In 1325, when Ibn Battuta was just 21, he bid farewell to his parents in Tangier, Morocco, and embarked on a pilgrimage to Mecca. It was 30 years before he returned home, having seen much of the world. In this book he recalls his amazing journey and the fascinating people, cultures, and places he encountered. He traveled extensively, throughout Islamic lands and beyond — from the Middle East to Africa to Europe to Asia. Ibn Battuta kept a diary of his travels, and even though he lost it many times and had to recall and rewrite what he had seen, he kept a remarkable record of his years away. His meticulous observations, retold here by Fatima Sharafeddine and beautifully illustrated by Intelaq Mohammed Ali, give us a remarkable picture of what it was like to be a traveler nearly 700 years ago.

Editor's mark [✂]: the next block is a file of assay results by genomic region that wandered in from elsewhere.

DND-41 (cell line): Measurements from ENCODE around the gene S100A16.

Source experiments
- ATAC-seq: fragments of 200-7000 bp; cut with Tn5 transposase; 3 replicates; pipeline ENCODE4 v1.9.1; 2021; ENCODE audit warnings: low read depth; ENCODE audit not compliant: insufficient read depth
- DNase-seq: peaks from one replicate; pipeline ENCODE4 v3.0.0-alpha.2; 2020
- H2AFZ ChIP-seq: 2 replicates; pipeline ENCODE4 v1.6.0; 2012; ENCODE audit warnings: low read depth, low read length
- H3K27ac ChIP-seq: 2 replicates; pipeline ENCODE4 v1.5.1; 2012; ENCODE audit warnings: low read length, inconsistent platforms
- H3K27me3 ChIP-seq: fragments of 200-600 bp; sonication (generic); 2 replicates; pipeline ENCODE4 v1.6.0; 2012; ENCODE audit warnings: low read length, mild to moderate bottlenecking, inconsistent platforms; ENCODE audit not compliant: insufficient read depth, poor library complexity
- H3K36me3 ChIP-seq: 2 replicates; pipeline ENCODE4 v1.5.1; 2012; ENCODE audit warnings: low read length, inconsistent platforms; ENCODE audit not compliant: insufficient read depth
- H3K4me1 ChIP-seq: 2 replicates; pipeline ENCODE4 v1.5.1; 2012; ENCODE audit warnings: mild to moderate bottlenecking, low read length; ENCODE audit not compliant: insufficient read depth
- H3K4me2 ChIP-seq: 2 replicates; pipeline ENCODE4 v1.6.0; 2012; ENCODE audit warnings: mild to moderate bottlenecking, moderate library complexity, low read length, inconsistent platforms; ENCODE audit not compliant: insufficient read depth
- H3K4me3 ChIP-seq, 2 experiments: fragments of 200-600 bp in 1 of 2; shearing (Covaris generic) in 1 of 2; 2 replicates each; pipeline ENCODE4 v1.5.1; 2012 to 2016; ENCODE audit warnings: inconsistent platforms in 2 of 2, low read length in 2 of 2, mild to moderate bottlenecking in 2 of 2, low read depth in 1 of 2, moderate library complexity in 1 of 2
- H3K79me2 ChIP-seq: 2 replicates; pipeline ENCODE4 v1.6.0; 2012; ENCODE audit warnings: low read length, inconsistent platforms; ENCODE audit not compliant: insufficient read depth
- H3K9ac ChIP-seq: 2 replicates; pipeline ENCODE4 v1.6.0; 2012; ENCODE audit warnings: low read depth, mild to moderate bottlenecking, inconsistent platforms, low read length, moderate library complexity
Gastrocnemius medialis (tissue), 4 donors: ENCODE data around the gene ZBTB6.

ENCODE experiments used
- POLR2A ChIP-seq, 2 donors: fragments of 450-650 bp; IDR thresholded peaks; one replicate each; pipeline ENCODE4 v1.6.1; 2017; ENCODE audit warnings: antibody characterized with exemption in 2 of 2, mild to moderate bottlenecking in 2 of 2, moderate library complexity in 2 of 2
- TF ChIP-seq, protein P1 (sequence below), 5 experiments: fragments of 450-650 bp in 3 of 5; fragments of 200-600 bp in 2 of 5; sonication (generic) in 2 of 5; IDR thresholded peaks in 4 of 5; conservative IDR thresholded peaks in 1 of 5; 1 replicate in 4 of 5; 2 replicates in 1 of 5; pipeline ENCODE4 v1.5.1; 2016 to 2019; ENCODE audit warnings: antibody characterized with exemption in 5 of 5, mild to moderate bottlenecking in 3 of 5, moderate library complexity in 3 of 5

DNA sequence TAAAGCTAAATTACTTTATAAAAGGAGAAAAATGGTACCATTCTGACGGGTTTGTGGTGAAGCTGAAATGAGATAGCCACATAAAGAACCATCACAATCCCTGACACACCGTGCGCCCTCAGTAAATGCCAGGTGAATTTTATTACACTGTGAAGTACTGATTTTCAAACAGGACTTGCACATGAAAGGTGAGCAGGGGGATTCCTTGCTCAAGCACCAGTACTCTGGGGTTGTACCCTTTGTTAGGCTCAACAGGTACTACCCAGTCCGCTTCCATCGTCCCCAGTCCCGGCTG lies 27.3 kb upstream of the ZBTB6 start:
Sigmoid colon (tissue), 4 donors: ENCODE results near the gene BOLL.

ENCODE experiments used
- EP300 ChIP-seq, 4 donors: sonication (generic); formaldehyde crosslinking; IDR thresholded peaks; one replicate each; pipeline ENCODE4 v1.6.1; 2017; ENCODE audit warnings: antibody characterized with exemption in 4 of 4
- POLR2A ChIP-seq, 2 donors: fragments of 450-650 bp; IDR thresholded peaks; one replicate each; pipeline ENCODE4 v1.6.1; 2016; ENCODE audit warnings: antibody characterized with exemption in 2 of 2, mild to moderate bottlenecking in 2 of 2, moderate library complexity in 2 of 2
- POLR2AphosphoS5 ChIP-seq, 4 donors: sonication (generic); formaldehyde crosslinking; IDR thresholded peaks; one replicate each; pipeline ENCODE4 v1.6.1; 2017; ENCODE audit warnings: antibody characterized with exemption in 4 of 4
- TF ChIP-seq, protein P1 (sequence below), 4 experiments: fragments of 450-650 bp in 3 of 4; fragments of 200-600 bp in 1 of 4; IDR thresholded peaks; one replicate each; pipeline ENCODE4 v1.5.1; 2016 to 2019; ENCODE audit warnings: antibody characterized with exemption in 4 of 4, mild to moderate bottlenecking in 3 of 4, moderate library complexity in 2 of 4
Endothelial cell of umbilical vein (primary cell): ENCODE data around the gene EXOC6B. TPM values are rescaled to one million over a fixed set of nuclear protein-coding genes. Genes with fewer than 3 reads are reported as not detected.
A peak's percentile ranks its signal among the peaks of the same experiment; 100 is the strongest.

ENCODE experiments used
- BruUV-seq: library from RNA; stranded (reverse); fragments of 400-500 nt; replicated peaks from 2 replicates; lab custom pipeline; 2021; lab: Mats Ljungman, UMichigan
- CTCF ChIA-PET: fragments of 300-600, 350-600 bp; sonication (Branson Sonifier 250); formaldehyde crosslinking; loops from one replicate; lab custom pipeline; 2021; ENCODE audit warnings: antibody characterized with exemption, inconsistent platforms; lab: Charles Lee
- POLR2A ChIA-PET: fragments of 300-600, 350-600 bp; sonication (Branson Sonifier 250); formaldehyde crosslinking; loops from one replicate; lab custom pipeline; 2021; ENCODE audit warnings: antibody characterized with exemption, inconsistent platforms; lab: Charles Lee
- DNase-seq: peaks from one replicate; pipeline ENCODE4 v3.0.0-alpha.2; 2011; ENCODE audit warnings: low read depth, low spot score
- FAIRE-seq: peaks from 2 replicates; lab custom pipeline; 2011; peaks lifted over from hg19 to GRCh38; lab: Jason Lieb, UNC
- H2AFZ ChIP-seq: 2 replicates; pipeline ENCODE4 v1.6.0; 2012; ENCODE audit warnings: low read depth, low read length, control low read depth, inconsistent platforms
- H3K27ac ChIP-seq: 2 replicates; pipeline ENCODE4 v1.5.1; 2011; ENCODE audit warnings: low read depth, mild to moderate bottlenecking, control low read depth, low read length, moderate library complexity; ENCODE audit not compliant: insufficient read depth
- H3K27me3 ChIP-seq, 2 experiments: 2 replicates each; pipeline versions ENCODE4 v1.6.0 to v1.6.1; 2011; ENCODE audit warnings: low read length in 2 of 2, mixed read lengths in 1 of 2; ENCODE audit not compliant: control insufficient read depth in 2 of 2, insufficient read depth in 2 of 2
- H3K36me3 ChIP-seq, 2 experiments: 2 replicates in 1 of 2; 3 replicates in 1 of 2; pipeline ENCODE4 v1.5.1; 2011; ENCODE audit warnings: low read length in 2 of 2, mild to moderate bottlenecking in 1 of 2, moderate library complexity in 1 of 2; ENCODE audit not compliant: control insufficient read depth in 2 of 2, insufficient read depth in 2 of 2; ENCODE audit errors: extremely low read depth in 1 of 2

Two travelers discover the secrets of sleep from the Sandman himself. Includes a book-within-a-book with helpful hints for both sleepyheads and insomniacs.
Ten-year-old Megan Brady tells of her family’s lifestyle, spending summers traveling in a caravan through the Irish countryside getting work where they can, and winters in Dublin so the children can attend school.
Relates the adventures of Ibn Battuta, a fourteenth-century traveler who, like Marco Polo, set forth on a seventy-five-thousand-mile journey of discovery through many lands, including Tanzania, China, Russia, and Morocco.